It is quite possible that the NHS trust in Mr Hamilton’s (now fairly old) story has mended its ways.  If so, it is just as well as the NHS has other problems to deal with and one of them involves pensions.  The NHS Pension Scheme (NHSPS), like the TPS, is a DB pension scheme.  It is known to provide valuable benefits to its members.  Anyone in the NHS would, it seems to PN, reassure him or herself that whatever else happened, he or she would at least be able to participate in the NHSPS.  Right?  Wrong apparently.  Reporting in the Financial Times (FT) of 25 and 26 November, Ms Josephine Cumbo observed that the number of younger NHS employees opting out of membership of the NHSPS increased sharply between 2014-15 and 2016-17.  This news, printed in the FT, gave PN quite a shock since he had (somewhat complacently it turns out) thought that if one was eligible to participate in the NHSPS, it would be obtuse in the extreme to opt out. Well; wouldn’t it?  It turns out that PN was wrong about that (actually, PN is told by the closest members of his family that he is wrong about most things regularly - but that has little to do with pensions matters).  It is evident from the FT report that many individuals, including a number of young doctors, have opted out of NHSPS membership because they cannot afford to make the requisite member contributions of between 5% and 14.5% of their pay into the scheme.  When advised that paying into a pension scheme is a tax efficient way of saving and that one would have to be “mad” to opt out of it, the young NHS employees have countered that the calls on their modest incomes are too great.  One particular young doctor explained to the FT that, after taking repayment of student loans and accommodation into account, there was nothing left other than increasing debts.  It made little sense, he argued, to go deeper into debt to pay into a pension scheme. Sensible advice about tax efficiency somehow did not change the young doctor’s view that the “something” that had to give was his pension contribution.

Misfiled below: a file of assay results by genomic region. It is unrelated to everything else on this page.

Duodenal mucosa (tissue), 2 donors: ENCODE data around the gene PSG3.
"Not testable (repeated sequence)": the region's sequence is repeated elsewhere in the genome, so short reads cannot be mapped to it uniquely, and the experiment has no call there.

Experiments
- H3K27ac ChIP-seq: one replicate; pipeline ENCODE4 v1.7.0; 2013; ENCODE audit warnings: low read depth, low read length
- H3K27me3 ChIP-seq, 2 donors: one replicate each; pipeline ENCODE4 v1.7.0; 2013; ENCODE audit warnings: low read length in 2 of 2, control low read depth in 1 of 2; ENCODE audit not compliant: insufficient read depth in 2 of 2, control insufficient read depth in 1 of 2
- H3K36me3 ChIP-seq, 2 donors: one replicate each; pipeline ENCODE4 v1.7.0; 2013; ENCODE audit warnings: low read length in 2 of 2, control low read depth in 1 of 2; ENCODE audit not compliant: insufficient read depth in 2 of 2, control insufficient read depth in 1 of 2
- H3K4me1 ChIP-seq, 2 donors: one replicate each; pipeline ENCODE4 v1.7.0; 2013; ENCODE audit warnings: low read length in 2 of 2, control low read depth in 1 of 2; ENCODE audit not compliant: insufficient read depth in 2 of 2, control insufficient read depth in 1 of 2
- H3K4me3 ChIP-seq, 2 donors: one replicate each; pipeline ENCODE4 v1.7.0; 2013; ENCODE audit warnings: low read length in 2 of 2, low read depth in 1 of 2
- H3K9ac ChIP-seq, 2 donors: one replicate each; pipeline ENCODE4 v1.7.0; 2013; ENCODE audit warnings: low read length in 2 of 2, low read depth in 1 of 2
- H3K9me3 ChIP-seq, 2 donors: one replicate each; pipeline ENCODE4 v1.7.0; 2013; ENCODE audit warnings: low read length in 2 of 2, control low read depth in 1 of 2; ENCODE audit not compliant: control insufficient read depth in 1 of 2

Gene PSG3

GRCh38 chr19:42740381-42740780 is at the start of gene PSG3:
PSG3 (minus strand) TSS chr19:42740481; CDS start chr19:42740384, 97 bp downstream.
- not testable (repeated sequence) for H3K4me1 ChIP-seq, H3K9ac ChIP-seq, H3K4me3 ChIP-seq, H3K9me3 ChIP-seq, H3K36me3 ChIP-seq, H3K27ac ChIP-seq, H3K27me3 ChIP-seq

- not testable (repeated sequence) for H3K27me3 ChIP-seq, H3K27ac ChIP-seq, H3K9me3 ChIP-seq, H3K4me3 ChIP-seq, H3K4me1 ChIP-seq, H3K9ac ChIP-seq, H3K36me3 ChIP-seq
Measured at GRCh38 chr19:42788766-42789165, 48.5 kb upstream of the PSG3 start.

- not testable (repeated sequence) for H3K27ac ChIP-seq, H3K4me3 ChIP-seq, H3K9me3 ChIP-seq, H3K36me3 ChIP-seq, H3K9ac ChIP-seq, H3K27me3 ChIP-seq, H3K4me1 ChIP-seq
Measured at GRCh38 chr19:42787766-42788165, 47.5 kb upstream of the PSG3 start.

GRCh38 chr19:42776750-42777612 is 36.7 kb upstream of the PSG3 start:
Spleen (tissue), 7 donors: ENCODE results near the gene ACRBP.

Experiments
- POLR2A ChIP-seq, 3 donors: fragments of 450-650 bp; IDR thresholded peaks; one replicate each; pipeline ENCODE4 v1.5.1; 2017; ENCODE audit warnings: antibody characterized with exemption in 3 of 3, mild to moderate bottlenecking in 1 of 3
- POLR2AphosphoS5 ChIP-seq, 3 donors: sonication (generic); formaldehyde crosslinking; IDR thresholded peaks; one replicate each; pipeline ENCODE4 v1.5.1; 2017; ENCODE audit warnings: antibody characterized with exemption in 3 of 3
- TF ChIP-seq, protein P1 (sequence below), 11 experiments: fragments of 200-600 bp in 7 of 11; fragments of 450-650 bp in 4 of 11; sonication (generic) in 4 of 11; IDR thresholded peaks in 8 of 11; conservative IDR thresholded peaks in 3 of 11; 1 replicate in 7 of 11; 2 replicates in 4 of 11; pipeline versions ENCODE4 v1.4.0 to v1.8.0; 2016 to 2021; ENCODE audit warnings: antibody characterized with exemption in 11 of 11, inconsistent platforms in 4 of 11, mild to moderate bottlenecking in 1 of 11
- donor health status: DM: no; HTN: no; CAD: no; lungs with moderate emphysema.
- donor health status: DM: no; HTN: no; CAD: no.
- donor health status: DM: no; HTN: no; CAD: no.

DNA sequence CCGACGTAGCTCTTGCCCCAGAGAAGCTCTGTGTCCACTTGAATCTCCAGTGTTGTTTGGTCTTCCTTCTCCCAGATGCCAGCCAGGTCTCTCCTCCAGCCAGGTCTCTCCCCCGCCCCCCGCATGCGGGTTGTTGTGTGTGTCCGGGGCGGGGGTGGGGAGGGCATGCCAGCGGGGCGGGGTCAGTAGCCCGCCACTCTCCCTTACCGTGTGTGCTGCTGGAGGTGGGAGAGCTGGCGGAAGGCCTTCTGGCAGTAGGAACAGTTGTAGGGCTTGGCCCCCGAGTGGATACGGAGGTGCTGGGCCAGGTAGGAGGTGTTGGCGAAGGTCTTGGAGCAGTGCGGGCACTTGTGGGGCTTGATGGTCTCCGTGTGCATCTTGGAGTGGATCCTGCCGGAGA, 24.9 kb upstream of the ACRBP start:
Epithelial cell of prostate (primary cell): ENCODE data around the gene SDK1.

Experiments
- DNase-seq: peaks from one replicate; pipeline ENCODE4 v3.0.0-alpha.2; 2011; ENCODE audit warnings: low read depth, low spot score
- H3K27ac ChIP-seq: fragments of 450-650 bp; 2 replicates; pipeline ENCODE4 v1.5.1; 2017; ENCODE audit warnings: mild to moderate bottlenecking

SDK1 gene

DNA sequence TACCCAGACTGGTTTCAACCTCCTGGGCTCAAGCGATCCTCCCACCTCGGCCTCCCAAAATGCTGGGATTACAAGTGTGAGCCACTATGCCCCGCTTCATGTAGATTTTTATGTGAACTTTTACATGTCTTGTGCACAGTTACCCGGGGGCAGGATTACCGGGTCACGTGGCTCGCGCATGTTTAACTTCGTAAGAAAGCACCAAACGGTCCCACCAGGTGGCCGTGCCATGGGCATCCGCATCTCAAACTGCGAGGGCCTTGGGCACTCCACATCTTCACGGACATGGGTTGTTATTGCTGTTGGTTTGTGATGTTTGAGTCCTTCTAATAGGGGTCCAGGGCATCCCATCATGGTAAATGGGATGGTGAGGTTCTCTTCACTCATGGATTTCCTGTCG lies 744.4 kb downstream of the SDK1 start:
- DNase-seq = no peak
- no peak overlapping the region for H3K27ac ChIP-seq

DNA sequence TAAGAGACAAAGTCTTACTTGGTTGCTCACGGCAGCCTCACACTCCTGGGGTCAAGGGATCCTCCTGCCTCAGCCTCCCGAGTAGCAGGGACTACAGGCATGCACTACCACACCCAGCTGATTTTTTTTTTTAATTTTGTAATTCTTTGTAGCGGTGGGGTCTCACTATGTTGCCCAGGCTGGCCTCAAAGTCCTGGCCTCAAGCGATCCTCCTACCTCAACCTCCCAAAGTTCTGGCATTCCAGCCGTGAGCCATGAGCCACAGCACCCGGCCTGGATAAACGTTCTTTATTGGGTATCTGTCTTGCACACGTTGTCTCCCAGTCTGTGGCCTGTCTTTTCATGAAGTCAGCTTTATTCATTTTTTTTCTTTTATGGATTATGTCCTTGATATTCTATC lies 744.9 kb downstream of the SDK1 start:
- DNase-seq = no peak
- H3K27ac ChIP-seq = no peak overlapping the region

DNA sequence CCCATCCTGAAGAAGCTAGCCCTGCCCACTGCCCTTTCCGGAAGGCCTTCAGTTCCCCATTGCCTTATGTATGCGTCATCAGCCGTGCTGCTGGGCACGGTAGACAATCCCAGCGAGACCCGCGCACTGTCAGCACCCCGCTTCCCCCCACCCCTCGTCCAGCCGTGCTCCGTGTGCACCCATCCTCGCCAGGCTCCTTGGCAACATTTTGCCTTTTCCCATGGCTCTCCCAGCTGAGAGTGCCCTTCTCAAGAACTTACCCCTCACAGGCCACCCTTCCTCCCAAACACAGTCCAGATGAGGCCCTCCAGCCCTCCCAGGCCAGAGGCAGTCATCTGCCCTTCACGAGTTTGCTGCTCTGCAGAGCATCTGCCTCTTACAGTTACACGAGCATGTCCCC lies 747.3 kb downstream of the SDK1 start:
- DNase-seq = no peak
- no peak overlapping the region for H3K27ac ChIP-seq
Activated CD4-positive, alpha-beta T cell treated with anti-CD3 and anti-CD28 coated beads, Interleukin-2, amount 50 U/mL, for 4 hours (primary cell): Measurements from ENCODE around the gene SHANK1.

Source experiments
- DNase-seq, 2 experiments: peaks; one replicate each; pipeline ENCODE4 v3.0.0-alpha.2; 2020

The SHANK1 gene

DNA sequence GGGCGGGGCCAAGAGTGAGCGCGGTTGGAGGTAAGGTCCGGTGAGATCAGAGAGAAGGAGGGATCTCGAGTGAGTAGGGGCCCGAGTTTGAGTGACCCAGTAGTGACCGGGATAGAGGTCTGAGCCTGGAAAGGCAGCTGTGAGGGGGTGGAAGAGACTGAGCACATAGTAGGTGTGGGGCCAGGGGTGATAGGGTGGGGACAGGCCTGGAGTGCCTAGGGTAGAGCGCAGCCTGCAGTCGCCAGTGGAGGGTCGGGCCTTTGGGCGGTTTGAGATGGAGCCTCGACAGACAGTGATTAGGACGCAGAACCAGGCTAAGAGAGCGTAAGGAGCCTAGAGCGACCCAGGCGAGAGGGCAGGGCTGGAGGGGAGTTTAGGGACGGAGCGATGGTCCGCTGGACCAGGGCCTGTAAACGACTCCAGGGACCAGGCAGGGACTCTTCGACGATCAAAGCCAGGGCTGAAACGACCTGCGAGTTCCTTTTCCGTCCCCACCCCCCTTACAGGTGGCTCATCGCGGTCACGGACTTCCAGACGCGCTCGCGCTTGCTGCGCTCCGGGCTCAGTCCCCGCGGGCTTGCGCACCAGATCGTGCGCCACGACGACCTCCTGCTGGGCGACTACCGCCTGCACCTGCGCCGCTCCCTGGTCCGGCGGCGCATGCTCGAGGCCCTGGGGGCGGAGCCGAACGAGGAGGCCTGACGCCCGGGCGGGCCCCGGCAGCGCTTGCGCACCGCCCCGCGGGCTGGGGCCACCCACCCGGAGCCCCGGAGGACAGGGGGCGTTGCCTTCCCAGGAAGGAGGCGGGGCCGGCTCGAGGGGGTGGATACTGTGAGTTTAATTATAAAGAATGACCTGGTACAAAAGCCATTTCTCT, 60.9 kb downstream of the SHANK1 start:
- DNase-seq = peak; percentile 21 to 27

Writing in the same edition of the FT as Ms Cumbo, Ms Claer Barrett wrote a clear, cogent article in which she explained how participating in an employer’s pension plan was a good idea.   She had explained this proposition to other colleagues in the FT by means of magic wands, with the aid of Ms Cumbo and by explaining that if one participated in a pension plan in which the employer matched employee contributions, one was getting free money.  Ms Barrett put it this way:  “If I were in charge [of the FT], I would rename the company contribution “free money” and print this in red, bold type on everyone’s payslips. It makes sense to make the biggest contribution you can afford to receive the most “free money” in return.”  First of all, Ms Barrett is absolutely right; it makes complete sense to make the biggest contribution one can afford in to a pension plan because doing so is (a) tax efficient and (b) it means that the employer pays in too (hence the “free money” comment).  The problem for PN and Ms Barrett’s argument is that far too many young people, including some very highly educated doctors (see above) are thinking about it, doing their sums and concluding that the biggest contribution they can afford is nothing at all.  This news should come as a significant blow to the Government’s plan that everyone will contribute to a private pension plan and that this will save the state a lot of trouble as well as a lot of money in the future – as the elderly are unable to support themselves financially.  The question is, will it come as a significant enough blow to make Mr Hammond or his successors do something?  Given that the last report PN read on the subject was that it could cost this country approximately £10 billion to discharge itself from its EU pension liabilities, it is possible that Mr Hammond is running out of options.  Perhaps he should reassure himself by telephoning the main number for an internet service provider, NHS trust or paper-free car insurer.  He would wonder why he had ever wished for options if he did one or more of those things. 

If you thought this article was relevant to you, press 1.  If you thought this article might improve your chances of a mention in the New Year’s honours list, press 2.  If you thought this article did not contain enough jokes about the current president of the USA, press 3.  If you would like to revert to a society in which you could telephone a number and get through to a real person, find a remote spot, build a small fire  and send a smoke signal. 

Until next time…….